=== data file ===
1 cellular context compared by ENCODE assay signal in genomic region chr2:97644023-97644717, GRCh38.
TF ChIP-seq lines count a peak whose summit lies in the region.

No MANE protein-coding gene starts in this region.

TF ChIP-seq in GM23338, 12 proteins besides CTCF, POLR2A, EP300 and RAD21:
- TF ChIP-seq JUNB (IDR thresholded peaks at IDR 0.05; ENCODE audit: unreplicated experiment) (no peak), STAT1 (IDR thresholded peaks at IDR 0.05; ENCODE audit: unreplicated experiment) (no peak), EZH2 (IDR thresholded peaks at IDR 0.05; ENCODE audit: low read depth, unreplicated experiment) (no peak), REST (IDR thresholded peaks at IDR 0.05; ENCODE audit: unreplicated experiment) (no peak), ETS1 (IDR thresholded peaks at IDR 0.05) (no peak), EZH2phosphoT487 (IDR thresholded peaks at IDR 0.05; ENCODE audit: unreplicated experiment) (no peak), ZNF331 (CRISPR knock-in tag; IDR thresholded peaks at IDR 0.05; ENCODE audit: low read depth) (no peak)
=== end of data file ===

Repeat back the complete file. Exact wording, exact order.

1 cellular context compared by ENCODE assay signal in genomic region chr2:97644023-97644717, GRCh38.
TF ChIP-seq lines count a peak whose summit lies in the region.

No MANE protein-coding gene starts in this region.

TF ChIP-seq in GM23338, 12 proteins besides CTCF, POLR2A, EP300 and RAD21:
- TF ChIP-seq JUNB (IDR thresholded peaks at IDR 0.05; ENCODE audit: unreplicated experiment) (no peak), STAT1 (IDR thresholded peaks at IDR 0.05; ENCODE audit: unreplicated experiment) (no peak), EZH2 (IDR thresholded peaks at IDR 0.05; ENCODE audit: low read depth, unreplicated experiment) (no peak), REST (IDR thresholded peaks at IDR 0.05; ENCODE audit: unreplicated experiment) (no peak), ETS1 (IDR thresholded peaks at IDR 0.05) (no peak), EZH2phosphoT487 (IDR thresholded peaks at IDR 0.05; ENCODE audit: unreplicated experiment) (no peak), ZNF331 (CRISPR knock-in tag; IDR thresholded peaks at IDR 0.05; ENCODE audit: low read depth) (no peak)